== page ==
Animation: CSS vs. Javascript

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Animation is a design tool which does not directly impact content but instead is used for visual cues and transitions from one UI element to another. For web design, animation is used to polish an already completed product. CSS and Javascript are two animation tools and both have pros and cons when it comes to functionality, overhead, and performance.

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Functionality

In terms of functionality, CSS and Javascript are fairly similar. Both are able to do very impressive animations but it becomes more of a question of what exactly the animation needs to do. Animating using CSS is known as a declarative approach while Javascript is imperative. What this means is in CSS you must specify specifically what has to happen, while in Javascript you are able to programmatically define the animation.This means you have more control over an animation when using Javascript. For example, playing a complicated animation in reverse would be difficult in CSS as you would need to specify additional transition properties on every piece of the animation.

Overhead

Javascript and CSS have a key difference, which is overhead. CSS is the same in every development environment and it is simple to learn and fairly straightforward. Javascript, on the other hand, is almost the opposite. Although basic Javascript has animation functionality, most animation is done through an additional library such as GSAP or velocity.js. Developers who are familiar with one library may not be familiar with another, meaning much development time must be spent on training. Additionally, many development environments may be using another Javascript library such as JQuery for non-animation development, which will lead to conflicts as many Javascript libraries are not compatible. Therefore, when developing it is important to consider the overhead cost of Javascript libraries.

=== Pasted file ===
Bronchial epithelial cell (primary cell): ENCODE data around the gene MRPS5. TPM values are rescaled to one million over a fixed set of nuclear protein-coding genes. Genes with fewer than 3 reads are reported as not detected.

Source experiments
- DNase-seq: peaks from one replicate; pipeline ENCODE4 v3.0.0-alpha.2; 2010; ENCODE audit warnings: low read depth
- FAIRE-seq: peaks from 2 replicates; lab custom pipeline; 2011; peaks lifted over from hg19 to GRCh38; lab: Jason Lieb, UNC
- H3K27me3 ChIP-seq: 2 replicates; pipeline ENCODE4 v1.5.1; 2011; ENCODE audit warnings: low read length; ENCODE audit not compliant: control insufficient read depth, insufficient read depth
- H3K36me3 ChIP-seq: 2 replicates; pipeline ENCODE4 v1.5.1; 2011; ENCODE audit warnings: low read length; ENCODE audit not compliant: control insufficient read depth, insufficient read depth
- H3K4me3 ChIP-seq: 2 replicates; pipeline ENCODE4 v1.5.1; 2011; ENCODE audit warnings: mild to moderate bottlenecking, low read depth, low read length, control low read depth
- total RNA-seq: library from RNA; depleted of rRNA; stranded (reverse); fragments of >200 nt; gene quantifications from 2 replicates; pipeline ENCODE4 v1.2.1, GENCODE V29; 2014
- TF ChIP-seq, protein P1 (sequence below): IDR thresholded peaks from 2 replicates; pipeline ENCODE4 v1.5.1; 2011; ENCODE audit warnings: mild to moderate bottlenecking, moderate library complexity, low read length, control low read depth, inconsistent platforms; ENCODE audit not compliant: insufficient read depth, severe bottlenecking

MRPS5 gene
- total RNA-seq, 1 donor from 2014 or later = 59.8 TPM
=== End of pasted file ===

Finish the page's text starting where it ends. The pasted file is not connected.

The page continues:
Performance

Performance is another important consideration, especially if developing on mobile platforms. CSS has fairly good performance as it offloads animation logic onto the browser itself. This lets the browser optimize DOM interaction and memory consumption and most importantly, uses the GPU to improve performance. On the other hand, Javascript performance can range from reasonably faster to much slower than CSS. Javascript performance depends on the library used and puts the burden on the developer to optimize. For example, JQuery is a commonly used library but is notorious for slow animation performance because it is not designed with animation in mind. Also, adding Javascript libraries creates more overhead and can increase page load times especially for mobile devices. There are lightweight libraries out there specifically for this issue, but lightweight libraries also have less functionality. As mentioned before, you may have to optimize performance which is completely dependent on the library being used. Using CSS or Javascript for animation is highly dependent on what you are trying to do. Javascript can be very powerful but is completely unnecessary if all you are doing is something like fading in a pop up window. Most of the time just using CSS is enough, but complicated animations can be difficult to do without using Javascript. If you decide to use Javascript, make sure to pick a suitable library which does not conflict with other libraries you may already be using.

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